Q. History of European French billiards (carom) cues.

Here is a 140 cm long mace, probably English dating from around 1800,

of which the mahogany head

......

is provided with a central sight line, see picture left (*).

This very rare type of instrument is the precursor of the current billiard cue. It was already used in the 1620s to shove a billiard ball with its head as can be seen in the painting 'A Game of Billiards' [i], dating from around 1620-1626, by Adriaen van de Venne .

The player is Frederik Henry, Prince of Orange, count of Nassau.
Louis XIV uses a longer mace in a print of 'Third apartment' [ii] dating from 1694, engraved by Antoine Trouvain (1656-1705).

Ladies of the time also play with a mace in the drawing 'Le Noble jeu de billard' (1643) [iii] by Abraham Bosse (1602-1676).

In the detail below, you will notice a lady holding in her hand a mace turned on its side, a "sweeping" position that enables to roll her ball - keeping close contact with it - on the billiard table.


The progressive replacement of a mace by an untipped billiard cue that could only hit the centre of a balll, began around 1680, was already well advanced in 1700, and lasted until about 1900 [1].

Billiard cues dating from the 1700s and the early 1800s are shown in:

  • 'La partie de billard' [iv], made around 1725 by the famous painter Jean-Baptiste Chardin (1699-1779), whose father (Jean) was a member of the carpenter corporation of Paris in 1701 and was billiard maker [2].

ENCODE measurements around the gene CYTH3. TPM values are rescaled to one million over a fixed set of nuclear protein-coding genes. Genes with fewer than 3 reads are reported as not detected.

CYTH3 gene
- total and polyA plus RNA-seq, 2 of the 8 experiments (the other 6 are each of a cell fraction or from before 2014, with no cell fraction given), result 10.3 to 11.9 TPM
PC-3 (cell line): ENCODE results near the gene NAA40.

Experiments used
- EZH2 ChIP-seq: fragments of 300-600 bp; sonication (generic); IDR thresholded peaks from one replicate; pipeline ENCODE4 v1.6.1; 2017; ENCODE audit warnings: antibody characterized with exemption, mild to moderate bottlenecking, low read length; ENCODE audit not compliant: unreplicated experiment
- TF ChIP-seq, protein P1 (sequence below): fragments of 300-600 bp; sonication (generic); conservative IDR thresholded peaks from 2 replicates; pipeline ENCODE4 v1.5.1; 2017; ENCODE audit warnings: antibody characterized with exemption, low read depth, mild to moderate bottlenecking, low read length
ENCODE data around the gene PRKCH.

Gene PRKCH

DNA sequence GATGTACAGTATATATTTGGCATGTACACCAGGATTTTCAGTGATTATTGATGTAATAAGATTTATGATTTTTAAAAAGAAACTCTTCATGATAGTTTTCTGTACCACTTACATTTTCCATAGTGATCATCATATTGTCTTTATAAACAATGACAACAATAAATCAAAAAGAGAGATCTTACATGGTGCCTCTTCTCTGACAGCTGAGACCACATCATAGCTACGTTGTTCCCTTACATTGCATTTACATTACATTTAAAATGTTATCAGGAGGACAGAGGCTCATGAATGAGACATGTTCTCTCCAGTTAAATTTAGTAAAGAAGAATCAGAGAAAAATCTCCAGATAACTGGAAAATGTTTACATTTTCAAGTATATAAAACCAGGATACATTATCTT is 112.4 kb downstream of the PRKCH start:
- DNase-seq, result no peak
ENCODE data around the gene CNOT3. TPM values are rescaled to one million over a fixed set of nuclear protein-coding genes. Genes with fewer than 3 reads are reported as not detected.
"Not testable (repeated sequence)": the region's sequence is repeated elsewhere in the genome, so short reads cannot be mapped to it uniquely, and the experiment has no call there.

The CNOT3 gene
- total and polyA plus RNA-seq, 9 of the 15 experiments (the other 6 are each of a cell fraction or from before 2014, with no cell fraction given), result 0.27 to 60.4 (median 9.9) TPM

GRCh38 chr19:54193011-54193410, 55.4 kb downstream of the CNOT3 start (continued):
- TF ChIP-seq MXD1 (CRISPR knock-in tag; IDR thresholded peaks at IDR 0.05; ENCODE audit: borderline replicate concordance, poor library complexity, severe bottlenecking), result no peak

• the drawing 'Ladies and gentlemen playing billiards' dating from 1756 [v], by Johan Esaias Nilson (1721-1788). It should be pointed out that gentlemen already use billiard cues while ladies still prefer maces, probably to be able to bend less and keep elegant (see for example the drawing 'le Noble jeu de billard' above).


  • the painting 'Jeu de billard' (1807) [iv] by Louis Léopold Boilly (1761-1845), where a woman plays with a billiard cue.

  • a German watercolour (ca. 1745) shown in [3] page 65, in which the cue is adorned with a triangular plate for use of its butt end as a mace.

  • figures of bevelled cues (16-18) and one-piece maces (19 and 20), of various sizes,

    ...

    from Recueil de planches sur les sciences et les arts de l' Encyclopédie Diderot et d'Alembert, tome VIII, Paris, France, 1771, plate IV. Both ends of these instruments were used to play at billiards. Cues (17 and 18) were known as a 'Geoffrey' [4]. Their bevelled point could hit a ball below center.